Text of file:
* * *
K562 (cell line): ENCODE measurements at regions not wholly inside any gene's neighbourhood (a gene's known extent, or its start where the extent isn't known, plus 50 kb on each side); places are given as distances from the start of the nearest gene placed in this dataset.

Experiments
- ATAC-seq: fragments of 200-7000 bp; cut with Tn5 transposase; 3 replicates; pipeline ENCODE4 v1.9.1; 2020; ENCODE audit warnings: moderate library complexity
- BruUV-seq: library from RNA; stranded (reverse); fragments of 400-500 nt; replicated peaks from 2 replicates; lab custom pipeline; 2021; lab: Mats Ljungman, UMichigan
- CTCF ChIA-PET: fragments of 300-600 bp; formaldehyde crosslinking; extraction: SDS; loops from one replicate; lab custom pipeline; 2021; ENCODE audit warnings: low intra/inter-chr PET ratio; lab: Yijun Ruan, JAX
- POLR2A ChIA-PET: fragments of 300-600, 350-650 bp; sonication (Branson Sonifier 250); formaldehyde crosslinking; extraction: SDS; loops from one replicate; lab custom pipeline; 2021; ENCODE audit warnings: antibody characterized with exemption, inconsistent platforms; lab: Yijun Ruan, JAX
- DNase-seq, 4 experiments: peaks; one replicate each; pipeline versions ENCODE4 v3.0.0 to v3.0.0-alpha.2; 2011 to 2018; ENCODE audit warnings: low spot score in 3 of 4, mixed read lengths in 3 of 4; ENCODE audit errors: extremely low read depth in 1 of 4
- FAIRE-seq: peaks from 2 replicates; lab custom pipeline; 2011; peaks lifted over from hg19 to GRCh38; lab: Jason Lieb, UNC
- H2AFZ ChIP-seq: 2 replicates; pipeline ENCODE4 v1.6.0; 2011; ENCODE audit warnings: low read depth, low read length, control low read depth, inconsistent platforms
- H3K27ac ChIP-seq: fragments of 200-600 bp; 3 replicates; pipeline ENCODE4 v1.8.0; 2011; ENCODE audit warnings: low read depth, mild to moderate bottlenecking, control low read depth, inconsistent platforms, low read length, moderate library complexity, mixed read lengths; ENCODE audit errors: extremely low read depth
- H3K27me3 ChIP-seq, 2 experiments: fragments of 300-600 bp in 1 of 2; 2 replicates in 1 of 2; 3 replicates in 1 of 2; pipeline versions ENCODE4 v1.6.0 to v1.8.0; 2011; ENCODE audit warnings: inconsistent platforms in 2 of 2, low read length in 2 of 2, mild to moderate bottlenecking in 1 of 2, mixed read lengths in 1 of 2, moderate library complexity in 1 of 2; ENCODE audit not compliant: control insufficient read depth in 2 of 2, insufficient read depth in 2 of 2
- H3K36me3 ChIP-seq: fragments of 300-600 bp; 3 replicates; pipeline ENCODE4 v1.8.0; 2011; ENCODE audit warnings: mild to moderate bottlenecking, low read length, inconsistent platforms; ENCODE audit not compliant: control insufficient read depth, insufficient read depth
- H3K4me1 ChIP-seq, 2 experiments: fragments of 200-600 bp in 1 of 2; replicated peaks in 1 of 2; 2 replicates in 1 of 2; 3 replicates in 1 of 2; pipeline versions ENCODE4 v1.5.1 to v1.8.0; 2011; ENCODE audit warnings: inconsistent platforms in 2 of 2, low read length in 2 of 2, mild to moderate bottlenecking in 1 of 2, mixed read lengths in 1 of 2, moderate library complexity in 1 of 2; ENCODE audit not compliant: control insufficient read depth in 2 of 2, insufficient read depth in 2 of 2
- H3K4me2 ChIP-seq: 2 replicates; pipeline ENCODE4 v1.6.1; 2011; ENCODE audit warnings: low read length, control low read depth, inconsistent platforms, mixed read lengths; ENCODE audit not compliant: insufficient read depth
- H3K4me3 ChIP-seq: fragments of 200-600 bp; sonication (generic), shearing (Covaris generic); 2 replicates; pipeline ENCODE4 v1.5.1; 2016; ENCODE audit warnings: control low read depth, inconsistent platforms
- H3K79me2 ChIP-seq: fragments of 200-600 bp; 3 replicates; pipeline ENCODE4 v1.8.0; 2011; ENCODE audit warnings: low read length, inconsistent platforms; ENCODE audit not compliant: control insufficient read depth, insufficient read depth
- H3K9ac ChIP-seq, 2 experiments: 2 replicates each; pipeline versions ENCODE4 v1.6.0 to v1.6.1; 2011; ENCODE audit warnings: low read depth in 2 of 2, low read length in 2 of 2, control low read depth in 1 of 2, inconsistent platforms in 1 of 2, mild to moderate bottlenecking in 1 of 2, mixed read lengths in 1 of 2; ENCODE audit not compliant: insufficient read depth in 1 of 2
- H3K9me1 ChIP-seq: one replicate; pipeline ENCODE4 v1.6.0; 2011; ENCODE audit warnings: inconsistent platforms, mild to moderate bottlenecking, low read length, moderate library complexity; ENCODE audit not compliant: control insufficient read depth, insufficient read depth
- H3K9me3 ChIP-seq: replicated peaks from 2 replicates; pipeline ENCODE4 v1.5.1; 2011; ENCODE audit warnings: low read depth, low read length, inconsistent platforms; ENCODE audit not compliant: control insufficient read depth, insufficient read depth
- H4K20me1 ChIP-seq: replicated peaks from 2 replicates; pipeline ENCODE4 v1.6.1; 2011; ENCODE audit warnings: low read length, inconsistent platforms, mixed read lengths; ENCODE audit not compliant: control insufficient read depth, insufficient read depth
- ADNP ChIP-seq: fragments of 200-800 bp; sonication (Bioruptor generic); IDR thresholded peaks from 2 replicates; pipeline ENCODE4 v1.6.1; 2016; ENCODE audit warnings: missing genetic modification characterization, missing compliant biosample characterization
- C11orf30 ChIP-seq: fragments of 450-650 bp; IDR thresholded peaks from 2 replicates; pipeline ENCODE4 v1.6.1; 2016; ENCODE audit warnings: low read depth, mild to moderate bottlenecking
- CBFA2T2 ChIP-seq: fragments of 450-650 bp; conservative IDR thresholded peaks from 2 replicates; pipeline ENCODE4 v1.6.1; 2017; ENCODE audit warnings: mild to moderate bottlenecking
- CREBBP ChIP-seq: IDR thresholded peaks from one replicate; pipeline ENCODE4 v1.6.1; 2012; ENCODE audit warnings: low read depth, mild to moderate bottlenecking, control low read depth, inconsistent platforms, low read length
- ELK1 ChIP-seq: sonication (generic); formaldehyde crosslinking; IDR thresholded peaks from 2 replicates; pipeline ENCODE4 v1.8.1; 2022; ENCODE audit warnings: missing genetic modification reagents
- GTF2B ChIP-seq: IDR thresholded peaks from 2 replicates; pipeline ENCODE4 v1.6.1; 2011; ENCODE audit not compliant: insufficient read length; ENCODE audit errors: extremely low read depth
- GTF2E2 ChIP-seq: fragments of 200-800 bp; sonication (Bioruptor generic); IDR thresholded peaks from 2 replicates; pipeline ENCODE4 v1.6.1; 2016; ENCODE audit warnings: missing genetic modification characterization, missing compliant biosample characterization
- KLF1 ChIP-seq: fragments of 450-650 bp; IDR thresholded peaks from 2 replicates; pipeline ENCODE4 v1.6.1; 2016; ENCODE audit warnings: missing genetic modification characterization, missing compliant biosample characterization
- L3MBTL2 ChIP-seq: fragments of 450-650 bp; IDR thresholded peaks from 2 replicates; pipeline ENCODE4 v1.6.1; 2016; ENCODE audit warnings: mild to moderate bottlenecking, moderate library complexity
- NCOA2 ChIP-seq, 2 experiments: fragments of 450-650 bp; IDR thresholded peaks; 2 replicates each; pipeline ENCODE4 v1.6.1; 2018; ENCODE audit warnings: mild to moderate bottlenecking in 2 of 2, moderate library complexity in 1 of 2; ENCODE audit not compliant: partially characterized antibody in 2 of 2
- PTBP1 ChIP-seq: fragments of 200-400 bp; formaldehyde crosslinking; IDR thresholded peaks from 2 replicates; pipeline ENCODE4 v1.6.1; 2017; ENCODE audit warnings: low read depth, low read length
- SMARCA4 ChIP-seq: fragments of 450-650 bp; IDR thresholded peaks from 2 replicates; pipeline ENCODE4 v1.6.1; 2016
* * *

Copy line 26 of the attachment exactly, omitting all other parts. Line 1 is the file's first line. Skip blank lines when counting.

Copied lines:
- GTF2B ChIP-seq: IDR thresholded peaks from 2 replicates; pipeline ENCODE4 v1.6.1; 2011; ENCODE audit not compliant: insufficient read length; ENCODE audit errors: extremely low read depth